Part 2 of nisei exhibit opens Friday

The Rev. Israel Yost, 100th Battalion chaplain during World War II, came to Maui to visit Club 100 veterans in 1947. During the visit, Yost gave his “Step Off the Road and Let the Dead Pass By” sermon at Maui Veterans Cemetery in Makawao. This photo is in the second part of the “One-Puka-Puka: The Purple Heart Battalion” exhibit that opens Friday at the Nisei Veterans Memorial Center. Photo courtesy of the Nisei Veterans Memorial Center

The second part of “One Puka-Puka: The Purple Heart Battalion” exhibit, focusing on the 100th Battalion’s exploits from Anzio to Rome in Italy during World War II, will open Friday and run through Dec. 16 at the Nisei Veterans Memorial Center in Paukukalo.

This year marks the 75th anniversary of the 100th Infantry Battalion (Separate), which was composed almost entirely of nisei, or second-generation Japanese-Americans, from Hawaii. The unit was formed six months after the attack on Pearl Harbor and included members of the 298th and 299th National Guard Units.

The 100th, which would later be attached to the 442nd Regimental Combat Team, was the first unit of Japanese-Americans to see combat in WWII in September 1943. The 3,147 soldiers who served in the battalion earned 4,340 individual medals and awards, including 1,703 Purple Heart medals, awarded to those wounded or killed in military service.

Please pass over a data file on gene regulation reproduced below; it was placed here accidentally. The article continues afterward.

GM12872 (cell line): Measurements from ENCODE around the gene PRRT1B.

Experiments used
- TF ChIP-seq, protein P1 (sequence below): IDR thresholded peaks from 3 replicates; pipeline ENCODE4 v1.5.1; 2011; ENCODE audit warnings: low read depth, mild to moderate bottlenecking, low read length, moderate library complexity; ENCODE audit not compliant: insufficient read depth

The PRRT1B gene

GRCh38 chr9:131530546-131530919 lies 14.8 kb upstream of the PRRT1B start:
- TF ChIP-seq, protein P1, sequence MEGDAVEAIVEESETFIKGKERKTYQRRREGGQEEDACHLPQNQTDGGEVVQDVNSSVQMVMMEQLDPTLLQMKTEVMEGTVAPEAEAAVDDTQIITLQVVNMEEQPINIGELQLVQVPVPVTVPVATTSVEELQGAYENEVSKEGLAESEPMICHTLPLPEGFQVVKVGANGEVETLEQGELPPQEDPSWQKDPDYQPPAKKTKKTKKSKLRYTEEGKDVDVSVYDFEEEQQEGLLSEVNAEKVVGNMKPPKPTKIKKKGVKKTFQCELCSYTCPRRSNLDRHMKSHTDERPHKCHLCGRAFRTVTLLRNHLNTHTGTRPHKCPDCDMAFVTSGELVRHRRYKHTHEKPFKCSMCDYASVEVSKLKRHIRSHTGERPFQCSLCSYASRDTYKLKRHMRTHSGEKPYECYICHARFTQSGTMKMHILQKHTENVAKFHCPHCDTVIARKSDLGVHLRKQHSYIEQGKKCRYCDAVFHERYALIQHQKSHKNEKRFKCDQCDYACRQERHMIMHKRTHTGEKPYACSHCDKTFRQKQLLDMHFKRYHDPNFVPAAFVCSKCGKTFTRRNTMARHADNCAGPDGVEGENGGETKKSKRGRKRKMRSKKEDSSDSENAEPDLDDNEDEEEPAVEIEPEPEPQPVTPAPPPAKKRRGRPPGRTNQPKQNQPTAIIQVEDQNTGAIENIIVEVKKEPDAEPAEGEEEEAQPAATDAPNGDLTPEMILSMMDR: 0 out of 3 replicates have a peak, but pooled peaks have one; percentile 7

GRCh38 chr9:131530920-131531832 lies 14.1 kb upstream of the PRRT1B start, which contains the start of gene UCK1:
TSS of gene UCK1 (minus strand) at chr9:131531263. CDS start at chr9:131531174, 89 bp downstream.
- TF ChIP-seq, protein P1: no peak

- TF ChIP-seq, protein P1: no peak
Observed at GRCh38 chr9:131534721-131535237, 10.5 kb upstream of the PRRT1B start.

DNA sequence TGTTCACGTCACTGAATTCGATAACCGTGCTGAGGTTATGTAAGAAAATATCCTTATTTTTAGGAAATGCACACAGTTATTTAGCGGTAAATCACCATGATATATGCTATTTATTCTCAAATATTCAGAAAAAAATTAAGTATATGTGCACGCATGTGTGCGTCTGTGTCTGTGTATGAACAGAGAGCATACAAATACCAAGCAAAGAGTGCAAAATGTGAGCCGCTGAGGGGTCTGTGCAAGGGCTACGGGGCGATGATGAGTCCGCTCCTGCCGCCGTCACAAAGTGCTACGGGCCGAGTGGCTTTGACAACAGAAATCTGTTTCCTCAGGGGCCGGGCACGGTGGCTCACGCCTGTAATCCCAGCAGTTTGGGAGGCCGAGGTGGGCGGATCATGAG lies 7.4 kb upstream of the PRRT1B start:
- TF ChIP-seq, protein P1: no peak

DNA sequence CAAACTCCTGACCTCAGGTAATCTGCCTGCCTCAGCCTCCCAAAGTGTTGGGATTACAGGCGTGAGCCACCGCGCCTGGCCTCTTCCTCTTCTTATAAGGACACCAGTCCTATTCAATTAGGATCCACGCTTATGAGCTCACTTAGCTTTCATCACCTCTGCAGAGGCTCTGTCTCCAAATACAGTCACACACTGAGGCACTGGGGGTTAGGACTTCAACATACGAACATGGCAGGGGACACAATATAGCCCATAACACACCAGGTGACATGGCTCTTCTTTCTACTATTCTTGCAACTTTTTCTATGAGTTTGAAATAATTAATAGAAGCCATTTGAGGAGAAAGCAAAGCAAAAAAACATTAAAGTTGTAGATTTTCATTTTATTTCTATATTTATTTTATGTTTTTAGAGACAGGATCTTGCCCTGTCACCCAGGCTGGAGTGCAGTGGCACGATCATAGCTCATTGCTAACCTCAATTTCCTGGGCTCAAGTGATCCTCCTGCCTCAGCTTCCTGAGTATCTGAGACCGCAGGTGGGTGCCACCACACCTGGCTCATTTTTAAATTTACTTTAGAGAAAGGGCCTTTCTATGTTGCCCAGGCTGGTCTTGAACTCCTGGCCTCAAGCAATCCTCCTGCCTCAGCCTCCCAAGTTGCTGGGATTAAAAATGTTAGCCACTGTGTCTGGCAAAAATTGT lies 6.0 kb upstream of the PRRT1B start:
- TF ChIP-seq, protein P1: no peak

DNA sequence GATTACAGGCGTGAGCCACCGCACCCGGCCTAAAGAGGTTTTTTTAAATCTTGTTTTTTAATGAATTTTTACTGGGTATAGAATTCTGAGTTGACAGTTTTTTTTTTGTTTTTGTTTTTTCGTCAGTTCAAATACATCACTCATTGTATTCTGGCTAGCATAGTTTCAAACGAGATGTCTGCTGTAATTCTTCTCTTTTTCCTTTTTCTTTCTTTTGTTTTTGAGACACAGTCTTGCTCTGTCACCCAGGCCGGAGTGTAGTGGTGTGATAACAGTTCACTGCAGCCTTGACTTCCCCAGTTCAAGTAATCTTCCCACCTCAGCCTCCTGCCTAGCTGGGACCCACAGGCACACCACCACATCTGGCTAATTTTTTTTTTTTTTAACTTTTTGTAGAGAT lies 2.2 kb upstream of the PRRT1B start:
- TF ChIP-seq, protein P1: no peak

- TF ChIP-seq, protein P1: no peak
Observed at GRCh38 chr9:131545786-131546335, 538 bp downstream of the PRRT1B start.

The first part of the exhibit ran from June to late August. The second part of the exhibit will focus on the unit’s fighting from Anzio to the capture of Rome and into Leghorn, or Liverino, where the battalion was officially attached to the 442nd.

Highlighted in the exhibit will be the Battle of Belvedere in Tuscany, where the 100th Battalion defeated a crack German SS battalion spearheading a drive toward Naples, according to the 100th Infantry Battalion Education Center.

The 100th was in combat for 20 months, from Sept. 29, 1943, until Germany surrendered on May 2, 1945. The battalion was awarded three Presidential Unit Citations.

The exhibit is free and open to the public from noon to 4 p.m. Monday to Saturday. It is funded in part by the county Office of Economic Development.For more information, call the center at 244-6862 or go to the website